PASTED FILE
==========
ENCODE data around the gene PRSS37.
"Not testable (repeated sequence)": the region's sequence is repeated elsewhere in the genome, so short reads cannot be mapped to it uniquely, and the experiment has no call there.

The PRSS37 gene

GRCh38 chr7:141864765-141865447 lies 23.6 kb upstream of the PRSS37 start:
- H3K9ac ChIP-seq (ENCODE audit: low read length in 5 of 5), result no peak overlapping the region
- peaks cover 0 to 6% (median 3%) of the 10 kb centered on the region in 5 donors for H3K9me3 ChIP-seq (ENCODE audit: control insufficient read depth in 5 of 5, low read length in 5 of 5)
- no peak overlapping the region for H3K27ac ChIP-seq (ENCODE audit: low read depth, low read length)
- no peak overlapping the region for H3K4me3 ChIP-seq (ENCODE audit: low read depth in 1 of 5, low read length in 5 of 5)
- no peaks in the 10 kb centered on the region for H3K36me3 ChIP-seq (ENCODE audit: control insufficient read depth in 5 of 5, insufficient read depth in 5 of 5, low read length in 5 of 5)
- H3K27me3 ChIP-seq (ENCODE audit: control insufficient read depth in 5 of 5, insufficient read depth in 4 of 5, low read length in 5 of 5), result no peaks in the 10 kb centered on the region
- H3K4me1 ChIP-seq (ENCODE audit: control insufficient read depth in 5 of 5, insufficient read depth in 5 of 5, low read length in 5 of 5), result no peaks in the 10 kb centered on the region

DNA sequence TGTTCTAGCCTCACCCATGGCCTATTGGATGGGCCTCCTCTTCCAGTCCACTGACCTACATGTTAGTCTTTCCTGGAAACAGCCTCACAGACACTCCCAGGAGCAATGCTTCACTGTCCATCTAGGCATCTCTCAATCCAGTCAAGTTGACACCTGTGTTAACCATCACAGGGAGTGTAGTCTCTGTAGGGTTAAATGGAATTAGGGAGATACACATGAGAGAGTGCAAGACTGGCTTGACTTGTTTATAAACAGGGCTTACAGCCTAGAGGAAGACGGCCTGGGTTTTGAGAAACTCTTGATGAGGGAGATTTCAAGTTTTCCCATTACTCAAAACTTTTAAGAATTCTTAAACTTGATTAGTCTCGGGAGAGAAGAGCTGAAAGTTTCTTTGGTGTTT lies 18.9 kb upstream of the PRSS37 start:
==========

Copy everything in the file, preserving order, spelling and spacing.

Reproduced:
ENCODE data around the gene PRSS37.
"Not testable (repeated sequence)": the region's sequence is repeated elsewhere in the genome, so short reads cannot be mapped to it uniquely, and the experiment has no call there.

The PRSS37 gene

GRCh38 chr7:141864765-141865447 lies 23.6 kb upstream of the PRSS37 start:
- H3K9ac ChIP-seq (ENCODE audit: low read length in 5 of 5), result no peak overlapping the region
- peaks cover 0 to 6% (median 3%) of the 10 kb centered on the region in 5 donors for H3K9me3 ChIP-seq (ENCODE audit: control insufficient read depth in 5 of 5, low read length in 5 of 5)
- no peak overlapping the region for H3K27ac ChIP-seq (ENCODE audit: low read depth, low read length)
- no peak overlapping the region for H3K4me3 ChIP-seq (ENCODE audit: low read depth in 1 of 5, low read length in 5 of 5)
- no peaks in the 10 kb centered on the region for H3K36me3 ChIP-seq (ENCODE audit: control insufficient read depth in 5 of 5, insufficient read depth in 5 of 5, low read length in 5 of 5)
- H3K27me3 ChIP-seq (ENCODE audit: control insufficient read depth in 5 of 5, insufficient read depth in 4 of 5, low read length in 5 of 5), result no peaks in the 10 kb centered on the region
- H3K4me1 ChIP-seq (ENCODE audit: control insufficient read depth in 5 of 5, insufficient read depth in 5 of 5, low read length in 5 of 5), result no peaks in the 10 kb centered on the region

DNA sequence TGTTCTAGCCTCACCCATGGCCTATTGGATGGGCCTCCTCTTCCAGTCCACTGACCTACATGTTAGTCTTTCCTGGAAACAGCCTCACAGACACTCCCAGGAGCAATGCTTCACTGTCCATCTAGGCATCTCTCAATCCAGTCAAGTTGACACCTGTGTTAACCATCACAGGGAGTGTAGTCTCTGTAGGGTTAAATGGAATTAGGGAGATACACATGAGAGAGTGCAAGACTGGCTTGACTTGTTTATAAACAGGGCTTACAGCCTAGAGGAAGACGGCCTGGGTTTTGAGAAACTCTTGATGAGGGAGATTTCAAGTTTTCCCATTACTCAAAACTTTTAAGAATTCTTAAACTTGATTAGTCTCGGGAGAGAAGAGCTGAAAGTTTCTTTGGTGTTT lies 18.9 kb upstream of the PRSS37 start: